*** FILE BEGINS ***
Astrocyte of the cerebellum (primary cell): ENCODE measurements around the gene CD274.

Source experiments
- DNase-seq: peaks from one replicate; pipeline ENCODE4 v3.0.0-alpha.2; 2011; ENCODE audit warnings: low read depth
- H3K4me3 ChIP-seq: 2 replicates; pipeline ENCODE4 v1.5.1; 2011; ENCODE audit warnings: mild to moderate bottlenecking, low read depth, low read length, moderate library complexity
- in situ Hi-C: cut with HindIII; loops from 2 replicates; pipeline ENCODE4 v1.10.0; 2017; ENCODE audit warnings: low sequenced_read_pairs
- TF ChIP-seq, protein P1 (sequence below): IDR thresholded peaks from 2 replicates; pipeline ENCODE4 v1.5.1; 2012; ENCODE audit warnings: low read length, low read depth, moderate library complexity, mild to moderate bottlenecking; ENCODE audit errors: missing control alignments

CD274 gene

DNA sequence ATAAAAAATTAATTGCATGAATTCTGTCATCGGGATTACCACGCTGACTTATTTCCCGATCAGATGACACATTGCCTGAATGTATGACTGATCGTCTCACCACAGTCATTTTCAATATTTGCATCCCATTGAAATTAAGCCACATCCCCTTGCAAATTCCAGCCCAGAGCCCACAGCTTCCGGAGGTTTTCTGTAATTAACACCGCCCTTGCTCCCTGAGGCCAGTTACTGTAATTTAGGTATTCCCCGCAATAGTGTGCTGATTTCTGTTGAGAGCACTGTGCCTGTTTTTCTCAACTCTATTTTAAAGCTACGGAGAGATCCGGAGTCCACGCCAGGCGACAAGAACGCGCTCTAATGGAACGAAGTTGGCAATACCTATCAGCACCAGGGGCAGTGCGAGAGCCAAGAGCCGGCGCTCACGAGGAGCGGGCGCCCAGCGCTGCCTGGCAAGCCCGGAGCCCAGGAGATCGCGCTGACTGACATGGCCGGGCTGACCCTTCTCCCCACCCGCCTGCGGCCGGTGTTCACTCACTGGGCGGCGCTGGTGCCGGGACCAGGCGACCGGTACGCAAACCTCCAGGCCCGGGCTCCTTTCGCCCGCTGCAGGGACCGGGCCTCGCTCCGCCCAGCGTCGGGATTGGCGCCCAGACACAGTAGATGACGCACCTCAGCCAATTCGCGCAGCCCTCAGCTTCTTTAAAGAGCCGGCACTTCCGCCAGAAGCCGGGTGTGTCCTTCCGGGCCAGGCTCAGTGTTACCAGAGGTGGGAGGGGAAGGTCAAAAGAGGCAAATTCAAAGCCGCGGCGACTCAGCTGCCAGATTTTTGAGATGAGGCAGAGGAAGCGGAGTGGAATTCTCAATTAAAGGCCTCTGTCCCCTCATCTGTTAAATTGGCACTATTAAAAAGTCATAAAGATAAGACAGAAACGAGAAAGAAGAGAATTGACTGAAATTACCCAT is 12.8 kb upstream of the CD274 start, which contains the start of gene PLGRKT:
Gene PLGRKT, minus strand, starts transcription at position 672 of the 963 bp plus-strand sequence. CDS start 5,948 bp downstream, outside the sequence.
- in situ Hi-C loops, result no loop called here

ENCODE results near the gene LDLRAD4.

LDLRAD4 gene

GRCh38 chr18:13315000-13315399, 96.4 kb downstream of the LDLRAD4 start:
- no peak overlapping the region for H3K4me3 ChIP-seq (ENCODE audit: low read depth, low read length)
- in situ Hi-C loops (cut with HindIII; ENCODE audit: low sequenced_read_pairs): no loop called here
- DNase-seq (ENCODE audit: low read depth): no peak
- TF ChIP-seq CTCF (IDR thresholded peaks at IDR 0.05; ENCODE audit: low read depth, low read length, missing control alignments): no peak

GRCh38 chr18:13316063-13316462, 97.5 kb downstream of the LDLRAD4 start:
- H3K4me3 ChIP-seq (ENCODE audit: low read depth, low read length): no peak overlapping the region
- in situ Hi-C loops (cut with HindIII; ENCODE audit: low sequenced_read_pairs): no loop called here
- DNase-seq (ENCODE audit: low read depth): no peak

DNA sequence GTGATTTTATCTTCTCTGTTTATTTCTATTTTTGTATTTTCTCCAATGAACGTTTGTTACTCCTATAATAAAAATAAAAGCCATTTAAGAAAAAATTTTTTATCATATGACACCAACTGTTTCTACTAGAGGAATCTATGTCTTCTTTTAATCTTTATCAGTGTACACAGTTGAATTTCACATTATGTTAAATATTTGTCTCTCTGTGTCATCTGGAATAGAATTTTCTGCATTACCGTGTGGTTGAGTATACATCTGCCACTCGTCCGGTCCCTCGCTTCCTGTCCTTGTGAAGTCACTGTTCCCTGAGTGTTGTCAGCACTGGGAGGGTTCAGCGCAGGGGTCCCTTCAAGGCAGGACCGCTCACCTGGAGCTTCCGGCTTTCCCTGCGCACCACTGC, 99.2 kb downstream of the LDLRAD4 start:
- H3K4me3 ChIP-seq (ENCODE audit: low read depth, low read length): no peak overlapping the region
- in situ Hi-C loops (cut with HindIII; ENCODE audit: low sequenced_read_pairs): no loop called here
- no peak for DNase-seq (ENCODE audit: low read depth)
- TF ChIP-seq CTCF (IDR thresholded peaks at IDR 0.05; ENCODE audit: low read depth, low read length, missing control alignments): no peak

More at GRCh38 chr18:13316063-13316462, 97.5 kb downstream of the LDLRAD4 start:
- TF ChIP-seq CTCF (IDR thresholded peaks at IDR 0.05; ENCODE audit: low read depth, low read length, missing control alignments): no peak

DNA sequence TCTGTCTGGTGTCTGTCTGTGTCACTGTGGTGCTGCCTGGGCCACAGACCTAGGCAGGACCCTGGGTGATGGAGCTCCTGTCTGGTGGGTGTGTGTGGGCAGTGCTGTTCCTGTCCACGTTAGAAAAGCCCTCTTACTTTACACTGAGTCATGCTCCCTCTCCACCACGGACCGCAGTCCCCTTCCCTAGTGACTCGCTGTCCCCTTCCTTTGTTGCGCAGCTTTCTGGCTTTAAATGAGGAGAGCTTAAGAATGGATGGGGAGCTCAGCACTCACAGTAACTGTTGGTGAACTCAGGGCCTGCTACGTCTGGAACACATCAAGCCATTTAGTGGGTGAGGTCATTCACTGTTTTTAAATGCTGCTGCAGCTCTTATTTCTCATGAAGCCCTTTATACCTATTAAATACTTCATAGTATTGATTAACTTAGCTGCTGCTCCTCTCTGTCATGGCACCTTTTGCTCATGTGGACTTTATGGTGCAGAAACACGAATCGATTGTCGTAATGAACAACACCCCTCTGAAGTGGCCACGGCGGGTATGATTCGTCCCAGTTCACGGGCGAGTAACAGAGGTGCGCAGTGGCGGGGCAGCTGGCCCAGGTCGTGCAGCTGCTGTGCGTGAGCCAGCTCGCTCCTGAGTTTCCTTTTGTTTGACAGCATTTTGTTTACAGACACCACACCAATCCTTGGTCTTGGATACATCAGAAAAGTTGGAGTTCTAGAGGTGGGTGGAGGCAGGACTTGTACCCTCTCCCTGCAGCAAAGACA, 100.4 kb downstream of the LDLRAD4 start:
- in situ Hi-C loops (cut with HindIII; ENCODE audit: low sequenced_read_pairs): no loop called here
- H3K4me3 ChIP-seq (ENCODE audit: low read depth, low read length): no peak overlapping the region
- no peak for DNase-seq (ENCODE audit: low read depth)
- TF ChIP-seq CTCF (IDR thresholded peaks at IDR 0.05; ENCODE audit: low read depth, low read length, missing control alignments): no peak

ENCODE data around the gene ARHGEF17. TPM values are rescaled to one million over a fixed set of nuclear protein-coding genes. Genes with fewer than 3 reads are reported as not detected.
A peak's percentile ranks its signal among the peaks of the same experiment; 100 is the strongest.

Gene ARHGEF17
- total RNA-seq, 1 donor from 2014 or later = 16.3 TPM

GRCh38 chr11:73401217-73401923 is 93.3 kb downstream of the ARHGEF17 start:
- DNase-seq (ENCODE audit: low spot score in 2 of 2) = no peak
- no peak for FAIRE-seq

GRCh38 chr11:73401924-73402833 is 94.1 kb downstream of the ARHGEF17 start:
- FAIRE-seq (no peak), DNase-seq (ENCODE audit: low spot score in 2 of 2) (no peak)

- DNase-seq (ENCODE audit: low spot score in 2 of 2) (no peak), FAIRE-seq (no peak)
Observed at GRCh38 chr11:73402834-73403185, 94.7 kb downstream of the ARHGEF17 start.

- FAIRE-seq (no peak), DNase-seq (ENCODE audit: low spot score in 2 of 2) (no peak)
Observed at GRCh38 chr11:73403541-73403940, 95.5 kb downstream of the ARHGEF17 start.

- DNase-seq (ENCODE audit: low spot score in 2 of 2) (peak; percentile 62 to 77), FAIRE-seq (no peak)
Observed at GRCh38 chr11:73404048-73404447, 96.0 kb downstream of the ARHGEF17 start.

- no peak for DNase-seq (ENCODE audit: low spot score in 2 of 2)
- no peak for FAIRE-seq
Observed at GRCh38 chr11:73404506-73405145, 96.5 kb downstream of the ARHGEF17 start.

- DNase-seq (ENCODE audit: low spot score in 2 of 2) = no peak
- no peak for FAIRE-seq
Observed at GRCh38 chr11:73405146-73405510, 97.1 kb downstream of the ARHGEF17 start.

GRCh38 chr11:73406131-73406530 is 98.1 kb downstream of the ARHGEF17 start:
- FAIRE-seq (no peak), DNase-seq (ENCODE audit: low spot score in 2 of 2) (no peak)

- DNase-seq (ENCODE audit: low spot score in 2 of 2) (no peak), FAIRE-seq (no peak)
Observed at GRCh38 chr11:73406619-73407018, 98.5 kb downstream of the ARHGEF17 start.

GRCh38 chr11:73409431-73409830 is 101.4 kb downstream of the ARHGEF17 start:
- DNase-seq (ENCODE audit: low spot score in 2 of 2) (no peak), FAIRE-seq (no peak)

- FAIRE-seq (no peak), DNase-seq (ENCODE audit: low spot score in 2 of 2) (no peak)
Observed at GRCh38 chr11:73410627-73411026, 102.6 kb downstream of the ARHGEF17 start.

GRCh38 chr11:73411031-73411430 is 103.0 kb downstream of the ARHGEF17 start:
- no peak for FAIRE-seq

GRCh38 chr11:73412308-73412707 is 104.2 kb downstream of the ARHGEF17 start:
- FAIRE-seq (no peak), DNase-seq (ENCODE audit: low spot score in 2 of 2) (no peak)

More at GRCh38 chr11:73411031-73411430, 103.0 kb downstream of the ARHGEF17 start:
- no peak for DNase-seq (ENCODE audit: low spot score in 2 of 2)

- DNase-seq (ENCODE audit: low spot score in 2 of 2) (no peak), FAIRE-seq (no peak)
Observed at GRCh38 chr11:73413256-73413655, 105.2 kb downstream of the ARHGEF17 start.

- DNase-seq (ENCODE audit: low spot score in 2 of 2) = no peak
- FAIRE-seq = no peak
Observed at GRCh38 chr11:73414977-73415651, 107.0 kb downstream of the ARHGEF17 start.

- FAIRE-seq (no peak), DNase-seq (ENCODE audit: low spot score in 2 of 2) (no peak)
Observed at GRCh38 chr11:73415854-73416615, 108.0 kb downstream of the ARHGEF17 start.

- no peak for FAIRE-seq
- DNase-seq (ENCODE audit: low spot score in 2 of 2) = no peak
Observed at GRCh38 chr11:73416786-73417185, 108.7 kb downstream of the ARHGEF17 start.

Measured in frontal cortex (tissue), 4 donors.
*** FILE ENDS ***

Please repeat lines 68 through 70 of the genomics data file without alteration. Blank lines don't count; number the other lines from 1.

- no peak for DNase-seq (ENCODE audit: low spot score in 2 of 2)

- DNase-seq (ENCODE audit: low spot score in 2 of 2) (no peak), FAIRE-seq (no peak)
Observed at GRCh38 chr11:73413256-73413655, 105.2 kb downstream of the ARHGEF17 start.